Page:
This was the German plan for a maritime evacuation of the forces in the Kurland fall-back lodgement in Latvia (autumn 1944/spring 1945).
The plan was expressly vetoed by Adolf Hitler, though some units were surreptitiously removed by sea.
The Kurland pocket had been formed on 10 October 1944 when the forces of General Hovhannes Kh. Bagramyan’s 1st Baltic Front reached the Baltic Sea just to the south of Liepaja, cutting off a sizeable portion (24 infantry and two Panzer divisions) of Generaloberst Carl Hilpert’s 16th Army and General Ehrenfried-Oskar Boege’s 18th Army of Generaloberst Ferdinand Schörner’s Heeresgruppe ‘Nord’ in an area bounded by Tukums on the western shore of the Gulf of Riga and Liepaja on the Baltic.
The implementation of this movement by the 1st Baltic Front as part of the ‘Baltic Offensive Operation’ was classic of logistics and deception, for under the cover of overt preparations for an assault on Riga, the Latvian capital on the right flank of Bagramyan’s front, the Soviet commander in a mere six days moved three infantry armies, one tank army and a number of independent corps (500,000 men and 1,300 armoured vehicles) a distance of 100 miles (160 km) from his right to his left flank.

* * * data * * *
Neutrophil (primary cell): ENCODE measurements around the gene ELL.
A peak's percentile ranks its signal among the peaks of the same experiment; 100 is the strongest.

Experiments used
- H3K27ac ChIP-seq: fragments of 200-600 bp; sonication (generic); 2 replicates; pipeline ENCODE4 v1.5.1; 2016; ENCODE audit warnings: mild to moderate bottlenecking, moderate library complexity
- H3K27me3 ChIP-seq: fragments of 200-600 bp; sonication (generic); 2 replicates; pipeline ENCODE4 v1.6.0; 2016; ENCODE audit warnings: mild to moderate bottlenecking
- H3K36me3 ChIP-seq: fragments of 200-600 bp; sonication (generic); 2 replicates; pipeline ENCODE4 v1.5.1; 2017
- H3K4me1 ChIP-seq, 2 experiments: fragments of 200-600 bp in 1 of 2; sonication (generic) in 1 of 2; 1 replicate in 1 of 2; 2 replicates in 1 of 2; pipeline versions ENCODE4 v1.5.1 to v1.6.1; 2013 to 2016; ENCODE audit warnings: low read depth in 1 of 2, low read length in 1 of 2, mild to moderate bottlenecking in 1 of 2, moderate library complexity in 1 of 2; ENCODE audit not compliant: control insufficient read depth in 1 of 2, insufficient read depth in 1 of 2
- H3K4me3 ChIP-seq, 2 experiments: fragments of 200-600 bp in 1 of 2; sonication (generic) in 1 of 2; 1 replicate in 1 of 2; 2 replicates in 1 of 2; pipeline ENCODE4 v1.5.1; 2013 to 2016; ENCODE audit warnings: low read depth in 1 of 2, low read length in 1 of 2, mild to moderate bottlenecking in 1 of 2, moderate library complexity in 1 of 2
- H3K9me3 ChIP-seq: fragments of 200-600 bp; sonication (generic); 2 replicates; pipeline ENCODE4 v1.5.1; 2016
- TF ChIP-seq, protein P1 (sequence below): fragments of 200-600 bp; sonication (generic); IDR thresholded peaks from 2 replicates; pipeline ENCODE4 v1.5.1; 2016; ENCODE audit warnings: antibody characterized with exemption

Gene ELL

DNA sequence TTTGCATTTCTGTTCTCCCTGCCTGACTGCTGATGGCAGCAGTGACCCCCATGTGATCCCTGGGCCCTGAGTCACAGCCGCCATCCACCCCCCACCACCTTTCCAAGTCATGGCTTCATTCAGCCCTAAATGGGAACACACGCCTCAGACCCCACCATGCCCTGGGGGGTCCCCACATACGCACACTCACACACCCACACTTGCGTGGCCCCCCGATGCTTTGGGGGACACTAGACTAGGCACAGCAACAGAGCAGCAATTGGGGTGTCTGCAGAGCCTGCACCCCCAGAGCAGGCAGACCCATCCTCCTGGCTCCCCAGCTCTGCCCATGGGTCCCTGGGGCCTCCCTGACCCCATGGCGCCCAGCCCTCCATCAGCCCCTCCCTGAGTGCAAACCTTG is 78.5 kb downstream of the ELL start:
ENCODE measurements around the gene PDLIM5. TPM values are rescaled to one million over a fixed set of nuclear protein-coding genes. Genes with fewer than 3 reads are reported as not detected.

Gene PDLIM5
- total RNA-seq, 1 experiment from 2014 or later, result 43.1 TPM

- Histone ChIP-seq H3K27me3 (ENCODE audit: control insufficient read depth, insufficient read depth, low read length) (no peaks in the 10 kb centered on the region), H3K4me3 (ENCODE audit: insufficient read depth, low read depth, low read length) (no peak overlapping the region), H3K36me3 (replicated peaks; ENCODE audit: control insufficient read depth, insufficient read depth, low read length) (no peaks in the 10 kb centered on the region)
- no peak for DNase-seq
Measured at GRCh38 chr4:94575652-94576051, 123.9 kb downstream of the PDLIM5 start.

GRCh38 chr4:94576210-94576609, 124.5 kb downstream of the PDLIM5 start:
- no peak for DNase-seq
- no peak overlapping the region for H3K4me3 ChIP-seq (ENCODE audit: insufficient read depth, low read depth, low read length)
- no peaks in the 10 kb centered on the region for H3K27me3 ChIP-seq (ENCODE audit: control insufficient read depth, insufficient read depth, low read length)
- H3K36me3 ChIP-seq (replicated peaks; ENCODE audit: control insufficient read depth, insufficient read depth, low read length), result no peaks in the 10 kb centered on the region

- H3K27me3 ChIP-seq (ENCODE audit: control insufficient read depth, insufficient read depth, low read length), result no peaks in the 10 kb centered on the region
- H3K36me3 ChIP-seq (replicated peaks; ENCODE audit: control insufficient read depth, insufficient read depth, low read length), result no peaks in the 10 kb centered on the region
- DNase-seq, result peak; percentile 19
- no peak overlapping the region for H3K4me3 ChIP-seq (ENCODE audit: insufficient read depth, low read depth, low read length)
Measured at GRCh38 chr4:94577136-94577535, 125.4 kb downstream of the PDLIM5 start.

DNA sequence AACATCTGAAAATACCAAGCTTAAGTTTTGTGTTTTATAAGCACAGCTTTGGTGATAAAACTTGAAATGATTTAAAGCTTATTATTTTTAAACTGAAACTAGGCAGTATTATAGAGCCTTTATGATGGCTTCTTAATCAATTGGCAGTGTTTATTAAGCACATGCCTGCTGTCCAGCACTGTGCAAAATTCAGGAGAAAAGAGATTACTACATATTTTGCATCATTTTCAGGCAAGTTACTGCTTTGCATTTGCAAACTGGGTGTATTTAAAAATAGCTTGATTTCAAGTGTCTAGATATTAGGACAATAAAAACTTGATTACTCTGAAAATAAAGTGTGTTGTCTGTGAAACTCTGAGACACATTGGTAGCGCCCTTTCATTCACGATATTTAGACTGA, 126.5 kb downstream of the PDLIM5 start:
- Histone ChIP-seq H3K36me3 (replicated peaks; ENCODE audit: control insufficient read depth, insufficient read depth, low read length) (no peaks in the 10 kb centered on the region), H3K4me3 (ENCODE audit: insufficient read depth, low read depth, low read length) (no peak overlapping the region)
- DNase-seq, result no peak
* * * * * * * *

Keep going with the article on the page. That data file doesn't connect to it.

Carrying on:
Hitler steadfastly refused to permit an evacuation of the lodgement, which held out until the end of the war, on the grounds that its continued existence would tie down significant Soviet forces, improve Germany’s political standing with the Baltic countries with which Germany ‘traded’, and safeguard the U-boat training area off Danzig.
On 25 January 1945 Heeresgruppe ‘Nord’, now under the command of Generaloberst Lothar Rendulic, was renamed Heeresgruppe ‘Kurland’, but the continued existence of these isolated German formations posed no real threat to the Soviets.